- What was once considered to be permanent ice has declined in volume almost everywhere around the globe.
- Half the world’s glacial loss is coming from the United States and Canada.
- The near-uniform melting “mirrors the global increase in temperature” and is from the burning of coal, oil and gas.
Most of Earth’s glaciers are melting faster than ever because of human-caused climate change, dumping about 328 billion tons of melted ice into the world’s oceans each year, according to a new study.
In fact, what was once considered to be permanent ice has declined in volume almost everywhere around the globe, the study found.
Half the world’s glacial loss is coming from the United States and Canada, the study said.
Alaska’s melt rates are “among the highest on the planet,” with the Columbia glacier retreating about 115 feet a year, said study lead author Romain Hugonnet, a glaciologist at the University of Toulouse in France.
The estimates were based on high resolution, 3-D mapping of over 200,000 glaciers, which is nearly all the glaciers on Earth. The analysis is the most comprehensive and accurate of its kind to date.
Ohio State University’s Lonnie Thompson said the study painted an “alarming picture.”
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Almost all the world’s glaciers are melting, even ones in Tibet that used to be stable, the study found. “The situation in the Himalayas is particularly worrying,” Hugonnet said.
“During the dry season, glacial meltwater is an important source that feeds major waterways,” he said. “Right now, this increased melting acts as a buffer for people living in the region, but if Himalayan glacier shrinkage keeps accelerating, populous countries like India and Bangladesh could face water or food shortages in a few decades.”
This September 2017 photo provided by researcher Brian Menounos shows the Klinaklini glacier in British Columbia, Canada. The glacier and the adjacent icefield has lost nearly 16 billion tons of snow and ice since 2000, Menounos says. (Photo: Brian Menounos, AP)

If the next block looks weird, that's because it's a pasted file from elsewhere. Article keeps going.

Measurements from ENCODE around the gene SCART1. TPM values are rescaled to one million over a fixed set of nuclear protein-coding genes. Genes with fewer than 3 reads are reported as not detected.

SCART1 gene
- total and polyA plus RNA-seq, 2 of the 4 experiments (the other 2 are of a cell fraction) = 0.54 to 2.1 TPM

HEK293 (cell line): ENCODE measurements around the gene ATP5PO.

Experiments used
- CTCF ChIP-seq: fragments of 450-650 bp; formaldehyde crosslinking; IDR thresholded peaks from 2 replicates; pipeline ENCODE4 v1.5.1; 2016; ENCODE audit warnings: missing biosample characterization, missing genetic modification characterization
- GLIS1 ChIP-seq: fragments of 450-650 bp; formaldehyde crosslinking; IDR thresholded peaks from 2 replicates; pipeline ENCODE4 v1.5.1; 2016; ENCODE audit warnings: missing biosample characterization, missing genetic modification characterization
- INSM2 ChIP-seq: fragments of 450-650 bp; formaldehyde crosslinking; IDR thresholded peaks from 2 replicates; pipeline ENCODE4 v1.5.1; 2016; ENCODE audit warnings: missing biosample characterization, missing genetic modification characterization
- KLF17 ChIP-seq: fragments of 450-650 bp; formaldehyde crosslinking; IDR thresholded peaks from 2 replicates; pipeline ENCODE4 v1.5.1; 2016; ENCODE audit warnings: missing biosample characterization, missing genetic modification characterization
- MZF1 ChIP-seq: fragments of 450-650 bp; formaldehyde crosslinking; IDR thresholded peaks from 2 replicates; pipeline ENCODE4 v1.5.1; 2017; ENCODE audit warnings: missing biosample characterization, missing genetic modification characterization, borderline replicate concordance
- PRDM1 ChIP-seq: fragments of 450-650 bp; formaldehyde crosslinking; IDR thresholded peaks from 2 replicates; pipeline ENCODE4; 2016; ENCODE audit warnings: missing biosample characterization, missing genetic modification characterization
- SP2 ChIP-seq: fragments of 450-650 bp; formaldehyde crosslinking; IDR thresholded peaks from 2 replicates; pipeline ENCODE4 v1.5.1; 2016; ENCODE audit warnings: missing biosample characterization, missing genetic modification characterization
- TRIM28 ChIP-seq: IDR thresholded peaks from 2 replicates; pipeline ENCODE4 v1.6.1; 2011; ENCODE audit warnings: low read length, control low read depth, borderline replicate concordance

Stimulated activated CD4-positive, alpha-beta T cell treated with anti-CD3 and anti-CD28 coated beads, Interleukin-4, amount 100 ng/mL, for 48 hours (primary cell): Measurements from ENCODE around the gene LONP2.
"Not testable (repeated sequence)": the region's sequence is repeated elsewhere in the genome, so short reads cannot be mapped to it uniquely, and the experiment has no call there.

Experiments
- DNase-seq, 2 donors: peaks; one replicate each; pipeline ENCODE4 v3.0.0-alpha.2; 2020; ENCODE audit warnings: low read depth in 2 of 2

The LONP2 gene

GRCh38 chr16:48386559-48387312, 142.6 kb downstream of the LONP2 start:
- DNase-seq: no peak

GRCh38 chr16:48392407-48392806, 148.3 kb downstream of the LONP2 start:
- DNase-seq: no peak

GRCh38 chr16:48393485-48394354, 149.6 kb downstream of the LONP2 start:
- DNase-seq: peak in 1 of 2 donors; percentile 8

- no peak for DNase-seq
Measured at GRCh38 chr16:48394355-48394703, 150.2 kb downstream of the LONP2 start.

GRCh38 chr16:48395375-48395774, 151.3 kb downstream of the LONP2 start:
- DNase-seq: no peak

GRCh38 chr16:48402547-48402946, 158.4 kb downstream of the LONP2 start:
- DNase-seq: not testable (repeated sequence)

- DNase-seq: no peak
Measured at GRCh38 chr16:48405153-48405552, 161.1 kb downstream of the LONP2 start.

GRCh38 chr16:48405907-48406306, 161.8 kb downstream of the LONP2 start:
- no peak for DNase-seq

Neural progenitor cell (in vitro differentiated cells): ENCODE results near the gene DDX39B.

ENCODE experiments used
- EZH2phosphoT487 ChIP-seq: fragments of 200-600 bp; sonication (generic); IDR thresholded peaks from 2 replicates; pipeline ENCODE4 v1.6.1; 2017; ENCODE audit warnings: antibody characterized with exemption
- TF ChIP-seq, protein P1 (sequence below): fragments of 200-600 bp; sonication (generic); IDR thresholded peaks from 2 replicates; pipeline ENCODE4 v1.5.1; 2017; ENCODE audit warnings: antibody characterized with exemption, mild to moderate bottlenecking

Glaciers tend to have a faster response to climate change compared with ice sheets in Greenland and Antarctica, Reuters said, and are currently contributing more to sea-level rise than either individual ice sheet.
The near-uniform melting “mirrors the global increase in temperature” and is from the burning of coal, oil and gas, Hugonnet said.
The study reiterates that the world must bring down global temperatures to slow ice loss, Twila Moon, a glaciologist at the National Snow and Ice Data Center who was not involved in the study, told Reuters.
The largest threat is sea-level rise. The world’s oceans are already rising because warm water expands and because of melting ice sheets in Greenland and Antarctica, but glaciers are responsible for 21% of sea level rise, more than the ice sheets, the study said. However, the ice sheets are larger, longer-term threats for sea-level rise.
The study was published Wednesday in the peer-reviewed British journal Nature.
Contributing: The Associated Press
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